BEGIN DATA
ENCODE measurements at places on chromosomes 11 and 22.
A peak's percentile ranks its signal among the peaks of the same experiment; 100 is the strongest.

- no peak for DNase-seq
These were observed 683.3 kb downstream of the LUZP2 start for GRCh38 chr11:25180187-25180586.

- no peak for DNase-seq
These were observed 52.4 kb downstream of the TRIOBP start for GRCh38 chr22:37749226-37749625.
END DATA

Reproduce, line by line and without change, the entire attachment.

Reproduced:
ENCODE measurements at places on chromosomes 11 and 22.
A peak's percentile ranks its signal among the peaks of the same experiment; 100 is the strongest.

- no peak for DNase-seq
These were observed 683.3 kb downstream of the LUZP2 start for GRCh38 chr11:25180187-25180586.

- no peak for DNase-seq
These were observed 52.4 kb downstream of the TRIOBP start for GRCh38 chr22:37749226-37749625.